After my second year in seminary, I participated in a summer preaching intensive attended by students from all of the Episcopal seminaries. Meeting in small groups, we started by preaching a sermon we had already preached to a congregation at home. I brought a sermon I had preached on Trinity Sunday. During the group’s critique, one student — tall, confident and nearly twenty years younger than me —said that my sermon reflected an erroneous understanding of some aspect of the Trinity. I guessed he was right because I didn’t even understand what he said my error was. Clearly I had missed something that I needed to know.
I made my third year in seminary all about the Trinity. I read ancient texts, modern explanations and progressive “out there” interpretations. I wrestled with different approaches following their logical moves until I felt I had that version of the Trinity pinned. Inevitably, the feeling would fade as the Trinity never stayed pinned. It always escaped.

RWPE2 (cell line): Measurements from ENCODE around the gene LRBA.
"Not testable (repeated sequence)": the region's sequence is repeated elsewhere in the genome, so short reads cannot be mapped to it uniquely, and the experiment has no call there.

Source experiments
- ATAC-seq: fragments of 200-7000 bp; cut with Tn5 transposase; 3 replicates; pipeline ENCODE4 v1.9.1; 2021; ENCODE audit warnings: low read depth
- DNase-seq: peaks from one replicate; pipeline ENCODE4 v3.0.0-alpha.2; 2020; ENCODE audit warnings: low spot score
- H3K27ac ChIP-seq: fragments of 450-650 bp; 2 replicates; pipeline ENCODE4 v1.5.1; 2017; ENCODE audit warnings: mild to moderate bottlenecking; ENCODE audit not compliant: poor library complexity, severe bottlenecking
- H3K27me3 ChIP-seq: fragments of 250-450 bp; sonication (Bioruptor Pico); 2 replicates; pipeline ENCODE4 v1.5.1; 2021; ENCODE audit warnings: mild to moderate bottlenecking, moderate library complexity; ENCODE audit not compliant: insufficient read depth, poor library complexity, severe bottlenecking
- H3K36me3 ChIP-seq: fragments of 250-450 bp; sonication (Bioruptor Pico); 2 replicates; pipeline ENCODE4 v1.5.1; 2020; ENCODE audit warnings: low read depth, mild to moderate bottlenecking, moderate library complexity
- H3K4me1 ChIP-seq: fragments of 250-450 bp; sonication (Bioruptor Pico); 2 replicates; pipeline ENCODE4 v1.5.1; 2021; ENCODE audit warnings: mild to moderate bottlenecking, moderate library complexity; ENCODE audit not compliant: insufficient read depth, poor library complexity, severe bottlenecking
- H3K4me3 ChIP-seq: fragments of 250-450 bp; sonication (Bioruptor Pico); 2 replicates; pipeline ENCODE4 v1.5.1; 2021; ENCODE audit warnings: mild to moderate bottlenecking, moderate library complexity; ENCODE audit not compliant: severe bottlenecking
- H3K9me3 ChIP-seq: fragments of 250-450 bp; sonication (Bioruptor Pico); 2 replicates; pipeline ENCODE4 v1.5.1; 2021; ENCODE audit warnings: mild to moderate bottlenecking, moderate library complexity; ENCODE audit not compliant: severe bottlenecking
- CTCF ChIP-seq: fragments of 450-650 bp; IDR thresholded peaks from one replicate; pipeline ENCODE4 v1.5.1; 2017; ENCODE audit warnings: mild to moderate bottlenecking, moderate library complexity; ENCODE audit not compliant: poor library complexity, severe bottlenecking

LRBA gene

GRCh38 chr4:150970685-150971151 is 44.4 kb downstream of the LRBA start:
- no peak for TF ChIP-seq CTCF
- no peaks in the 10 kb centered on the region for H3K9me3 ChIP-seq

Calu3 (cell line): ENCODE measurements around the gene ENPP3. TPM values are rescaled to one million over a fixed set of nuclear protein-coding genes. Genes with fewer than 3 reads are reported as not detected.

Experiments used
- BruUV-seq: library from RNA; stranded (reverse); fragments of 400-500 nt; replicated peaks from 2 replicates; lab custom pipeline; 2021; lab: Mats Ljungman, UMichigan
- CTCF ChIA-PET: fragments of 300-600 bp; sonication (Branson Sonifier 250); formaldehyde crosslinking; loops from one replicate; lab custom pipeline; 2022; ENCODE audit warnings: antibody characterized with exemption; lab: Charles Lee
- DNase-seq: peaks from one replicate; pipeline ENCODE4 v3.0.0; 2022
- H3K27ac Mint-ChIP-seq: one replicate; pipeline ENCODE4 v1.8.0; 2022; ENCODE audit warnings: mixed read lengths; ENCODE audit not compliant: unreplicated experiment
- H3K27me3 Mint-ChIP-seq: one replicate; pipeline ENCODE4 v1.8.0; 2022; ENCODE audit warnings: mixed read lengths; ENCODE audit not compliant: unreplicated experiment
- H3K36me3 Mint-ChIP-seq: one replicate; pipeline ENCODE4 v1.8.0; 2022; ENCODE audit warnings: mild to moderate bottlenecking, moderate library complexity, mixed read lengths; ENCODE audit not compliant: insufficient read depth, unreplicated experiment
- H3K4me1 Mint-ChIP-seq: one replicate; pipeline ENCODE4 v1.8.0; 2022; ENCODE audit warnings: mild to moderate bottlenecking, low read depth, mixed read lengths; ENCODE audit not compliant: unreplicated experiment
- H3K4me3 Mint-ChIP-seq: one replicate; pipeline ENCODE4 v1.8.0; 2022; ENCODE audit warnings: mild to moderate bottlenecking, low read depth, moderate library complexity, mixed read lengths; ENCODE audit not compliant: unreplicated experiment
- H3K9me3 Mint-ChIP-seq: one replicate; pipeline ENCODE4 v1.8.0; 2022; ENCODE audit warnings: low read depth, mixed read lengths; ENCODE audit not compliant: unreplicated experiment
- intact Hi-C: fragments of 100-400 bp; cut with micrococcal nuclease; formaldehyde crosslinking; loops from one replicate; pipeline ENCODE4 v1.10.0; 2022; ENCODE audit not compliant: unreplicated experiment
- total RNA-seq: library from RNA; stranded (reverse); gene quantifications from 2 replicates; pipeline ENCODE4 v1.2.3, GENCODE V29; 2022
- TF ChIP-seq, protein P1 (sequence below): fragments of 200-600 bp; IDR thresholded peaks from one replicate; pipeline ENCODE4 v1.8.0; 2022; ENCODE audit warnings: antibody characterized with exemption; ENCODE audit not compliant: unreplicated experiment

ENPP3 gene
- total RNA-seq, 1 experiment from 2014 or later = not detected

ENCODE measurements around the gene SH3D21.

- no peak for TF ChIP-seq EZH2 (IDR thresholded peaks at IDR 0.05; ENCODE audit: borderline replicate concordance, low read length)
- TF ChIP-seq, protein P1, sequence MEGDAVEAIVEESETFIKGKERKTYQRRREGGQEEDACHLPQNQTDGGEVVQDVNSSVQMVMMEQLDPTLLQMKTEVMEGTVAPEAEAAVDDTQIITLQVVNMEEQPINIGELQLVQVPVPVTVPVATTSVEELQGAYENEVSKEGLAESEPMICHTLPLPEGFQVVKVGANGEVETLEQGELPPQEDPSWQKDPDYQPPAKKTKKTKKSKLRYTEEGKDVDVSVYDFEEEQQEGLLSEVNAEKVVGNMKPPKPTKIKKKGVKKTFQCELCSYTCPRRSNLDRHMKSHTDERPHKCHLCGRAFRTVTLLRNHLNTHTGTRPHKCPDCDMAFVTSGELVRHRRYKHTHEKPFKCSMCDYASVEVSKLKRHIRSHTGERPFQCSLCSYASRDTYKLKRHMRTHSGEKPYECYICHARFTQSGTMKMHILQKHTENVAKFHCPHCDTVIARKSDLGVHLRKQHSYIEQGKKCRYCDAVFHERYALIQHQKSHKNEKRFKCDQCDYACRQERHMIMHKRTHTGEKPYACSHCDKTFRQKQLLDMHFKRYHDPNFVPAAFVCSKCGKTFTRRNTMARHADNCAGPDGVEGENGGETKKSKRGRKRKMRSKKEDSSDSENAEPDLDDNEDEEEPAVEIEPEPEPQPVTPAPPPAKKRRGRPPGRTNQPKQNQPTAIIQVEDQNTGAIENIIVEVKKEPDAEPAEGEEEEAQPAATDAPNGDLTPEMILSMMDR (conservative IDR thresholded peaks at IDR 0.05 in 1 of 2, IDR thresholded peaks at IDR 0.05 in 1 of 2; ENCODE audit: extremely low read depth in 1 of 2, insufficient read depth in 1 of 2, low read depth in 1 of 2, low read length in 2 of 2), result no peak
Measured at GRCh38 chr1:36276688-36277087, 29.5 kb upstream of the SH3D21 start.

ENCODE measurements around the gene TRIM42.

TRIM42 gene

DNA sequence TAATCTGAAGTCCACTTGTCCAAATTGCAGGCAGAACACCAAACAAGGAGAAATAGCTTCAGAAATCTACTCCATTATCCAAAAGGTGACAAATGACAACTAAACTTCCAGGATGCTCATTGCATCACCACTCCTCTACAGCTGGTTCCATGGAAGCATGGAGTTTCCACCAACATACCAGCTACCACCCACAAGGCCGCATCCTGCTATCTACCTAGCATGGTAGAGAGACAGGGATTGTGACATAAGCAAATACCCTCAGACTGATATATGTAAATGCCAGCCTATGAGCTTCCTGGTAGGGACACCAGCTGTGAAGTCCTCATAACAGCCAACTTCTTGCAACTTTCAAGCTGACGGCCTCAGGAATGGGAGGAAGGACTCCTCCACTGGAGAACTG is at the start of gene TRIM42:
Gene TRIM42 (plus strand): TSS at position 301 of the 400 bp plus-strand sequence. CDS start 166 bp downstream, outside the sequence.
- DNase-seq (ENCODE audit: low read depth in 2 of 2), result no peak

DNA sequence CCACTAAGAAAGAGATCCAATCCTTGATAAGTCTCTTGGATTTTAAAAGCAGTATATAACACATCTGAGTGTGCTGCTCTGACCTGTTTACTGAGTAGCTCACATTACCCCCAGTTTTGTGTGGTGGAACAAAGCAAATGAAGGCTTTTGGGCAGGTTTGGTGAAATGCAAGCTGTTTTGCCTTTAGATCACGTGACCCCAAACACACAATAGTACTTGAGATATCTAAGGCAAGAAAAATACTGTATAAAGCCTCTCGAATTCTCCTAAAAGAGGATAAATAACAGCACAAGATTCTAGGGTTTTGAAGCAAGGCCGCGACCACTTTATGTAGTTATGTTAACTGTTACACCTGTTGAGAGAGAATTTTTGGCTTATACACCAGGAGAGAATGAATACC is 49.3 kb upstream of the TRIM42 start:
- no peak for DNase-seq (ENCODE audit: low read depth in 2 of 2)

The Trinity kept escaping because the Trinity is not logical. It may read like an argument, but it was born from a flash of awareness. It looks like a formula for God, but mostly it is an insight.
It is like an icon
or a poem. ← (Please read this Billy Collins poem.)
An icon or a poem invites us to gaze, listen and wonder: to appreciate it, not torment it for what it is not.
A poem or an icon is helpful if, (1) we like it, (2) we can carry it around with us in the pocket of our heart and mind, and (3) we like to share it. Somehow, in all of that, it makes us a better person.
The Trinity is like that. It is a thing for us to appreciate: to gaze upon, listen to, wonder about and share. Especially if somehow, it has made us a better person.